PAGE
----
Reviewed by Sheheryar B. Sheikh
Until very close to the halfway point in the novel, The Newlyweds reads like a formula-ridden slice-of-life desi-immigrant novel, except that it’s not written by a desi. Until that point, it develops like a lukewarm and stolid tale told by a white author diving into what seems for her a challenge — living in the skin of another ethnicity. It even seems, until that point, like a ridiculously long exercise in an imaginary introduction to a desi-novel writing course. But just past that point, everything shifts within a few pages and suddenly the book’s plot, narrative and language all start peaking — it boils, it screams, it makes the reader sit up with wide-open eyes. That Nell Freudenberger’s The Newlyweds cannot hope to sustain that fever pitch is a given. But it’s a daring experiment with the conventions of the postcolonial novel, and one for which Freudenberger deserves many sold copies, and many new readers signing up on her Facebook fan page.
The story starts in Bangladesh, where Amina Mazid is preparing to move to Rochester, New York, where she will get married to a White American, George Stillman. They met through the website AsianEuro.com, and courtship extended into a proposal within months. Amina’s transition from the Bangladeshi village, where she is entrenched in extended family politics, to Rochester keeps backtracking to her childhood, layering her character with traits that serve as both refrains for later, and give narrative authority to Freudenberger to tell the story through a Bangladeshi (“Deshi” in the novel) character.
Amina eases without too much drama into her new life in Rochester. She meets and greets all of George’s miniscule (by comparison to her own) social circle; gets hired at a book and media shop, then laid off, then hired at a Starbucks; joins a community college where she learns how to speak colloquial and proper American English; and so on and so forth. All quotidian and prosaic stuff. But the language in which this dull material is conveyed is a highlight, for example this sentence about one of Amina’s many universally applicable insights: “That was a characteristic of her grandmother’s too — one that her mother had always mocked and then suddenly folded into her own personality without even noticing.”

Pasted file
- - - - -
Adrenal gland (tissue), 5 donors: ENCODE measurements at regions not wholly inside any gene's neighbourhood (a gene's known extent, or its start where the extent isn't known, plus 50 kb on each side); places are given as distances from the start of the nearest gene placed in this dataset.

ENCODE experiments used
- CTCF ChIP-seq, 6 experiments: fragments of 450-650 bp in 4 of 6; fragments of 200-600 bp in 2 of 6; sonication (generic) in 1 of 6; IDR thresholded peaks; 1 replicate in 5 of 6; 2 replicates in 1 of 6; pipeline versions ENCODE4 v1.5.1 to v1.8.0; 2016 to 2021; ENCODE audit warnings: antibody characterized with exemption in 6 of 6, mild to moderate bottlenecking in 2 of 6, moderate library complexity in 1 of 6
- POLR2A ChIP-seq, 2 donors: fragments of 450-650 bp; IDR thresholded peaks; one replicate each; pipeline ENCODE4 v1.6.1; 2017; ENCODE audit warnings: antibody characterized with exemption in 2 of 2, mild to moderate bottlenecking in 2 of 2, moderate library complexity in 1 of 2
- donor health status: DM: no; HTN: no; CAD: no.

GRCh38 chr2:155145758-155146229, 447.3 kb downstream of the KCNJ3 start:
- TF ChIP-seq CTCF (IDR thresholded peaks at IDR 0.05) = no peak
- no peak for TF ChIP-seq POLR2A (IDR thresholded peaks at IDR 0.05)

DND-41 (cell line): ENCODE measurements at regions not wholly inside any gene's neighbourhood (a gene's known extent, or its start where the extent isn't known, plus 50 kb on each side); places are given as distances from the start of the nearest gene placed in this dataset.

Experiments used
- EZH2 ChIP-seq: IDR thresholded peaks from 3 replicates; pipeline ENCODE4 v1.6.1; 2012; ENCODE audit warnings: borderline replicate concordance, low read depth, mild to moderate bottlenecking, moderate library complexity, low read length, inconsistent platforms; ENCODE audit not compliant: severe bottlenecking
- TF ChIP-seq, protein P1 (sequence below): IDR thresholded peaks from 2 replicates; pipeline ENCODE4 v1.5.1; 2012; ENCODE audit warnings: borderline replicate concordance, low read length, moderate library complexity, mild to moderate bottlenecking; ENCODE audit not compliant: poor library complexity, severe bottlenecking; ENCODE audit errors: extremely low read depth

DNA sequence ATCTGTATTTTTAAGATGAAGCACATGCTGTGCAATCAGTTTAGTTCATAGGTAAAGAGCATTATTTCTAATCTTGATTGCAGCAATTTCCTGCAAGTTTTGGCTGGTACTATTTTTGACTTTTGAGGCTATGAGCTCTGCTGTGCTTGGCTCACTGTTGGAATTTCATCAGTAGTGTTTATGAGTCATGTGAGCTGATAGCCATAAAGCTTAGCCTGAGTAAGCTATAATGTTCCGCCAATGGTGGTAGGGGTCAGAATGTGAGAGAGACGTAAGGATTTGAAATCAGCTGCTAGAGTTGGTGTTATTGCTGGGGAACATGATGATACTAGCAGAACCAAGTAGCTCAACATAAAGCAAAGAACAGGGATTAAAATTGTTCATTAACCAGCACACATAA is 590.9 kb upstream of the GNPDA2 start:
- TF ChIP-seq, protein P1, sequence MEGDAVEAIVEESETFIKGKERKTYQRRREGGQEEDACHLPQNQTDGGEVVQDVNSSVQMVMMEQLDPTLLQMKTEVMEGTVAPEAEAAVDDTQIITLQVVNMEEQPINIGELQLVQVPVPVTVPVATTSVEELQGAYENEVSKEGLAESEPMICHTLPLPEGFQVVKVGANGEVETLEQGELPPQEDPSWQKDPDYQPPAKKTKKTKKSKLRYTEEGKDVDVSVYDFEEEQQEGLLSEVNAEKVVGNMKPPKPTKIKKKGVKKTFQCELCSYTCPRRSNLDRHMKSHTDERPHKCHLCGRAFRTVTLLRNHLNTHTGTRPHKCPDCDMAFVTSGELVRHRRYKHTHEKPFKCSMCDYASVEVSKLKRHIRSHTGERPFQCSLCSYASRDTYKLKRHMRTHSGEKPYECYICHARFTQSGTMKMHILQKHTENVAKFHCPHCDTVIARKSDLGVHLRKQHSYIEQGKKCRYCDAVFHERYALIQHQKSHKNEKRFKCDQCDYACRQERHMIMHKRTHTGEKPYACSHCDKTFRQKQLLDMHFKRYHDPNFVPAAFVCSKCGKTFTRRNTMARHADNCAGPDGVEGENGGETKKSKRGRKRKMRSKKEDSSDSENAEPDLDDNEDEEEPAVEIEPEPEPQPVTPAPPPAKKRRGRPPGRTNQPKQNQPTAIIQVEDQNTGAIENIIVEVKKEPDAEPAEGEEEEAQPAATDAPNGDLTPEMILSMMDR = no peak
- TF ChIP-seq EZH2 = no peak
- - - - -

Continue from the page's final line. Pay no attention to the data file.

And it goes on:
But nothing much is happening in the novel, and the pages are flying by. Where’s the story? Where’s the meat? Surely it cannot be limited to how homesick Amina is becoming and her resolute plan of bringing her parents across to Rochester finally materialising and that being the happily ever after. That surely cannot be it. For a while though, it seems to be the only thing driving the novel. And then deftly, with a brushstroke here and a phrase there, Freudenberger manages one of the neatest twists in recent literary history. And thus, the heat on everything is turned up.
The magic starts. The patience pays off, for both the writer and the reader. The carefully crafted world begins to shake, and dangerous splinters appear where domestic safety was a given. There has been a natural disaster. The marital harmony that George and Amina were working toward, with careful resolutions of their minor cultural collisions, is now at stake. George’s secret is revealed, one that only the most astute readers will pick up on early, but one that seems organic to the narrative as well as surprising. It involves an adopted cousin of George’s, and as with all American narratives involving transgressions, sexual infidelity is the topic at hand.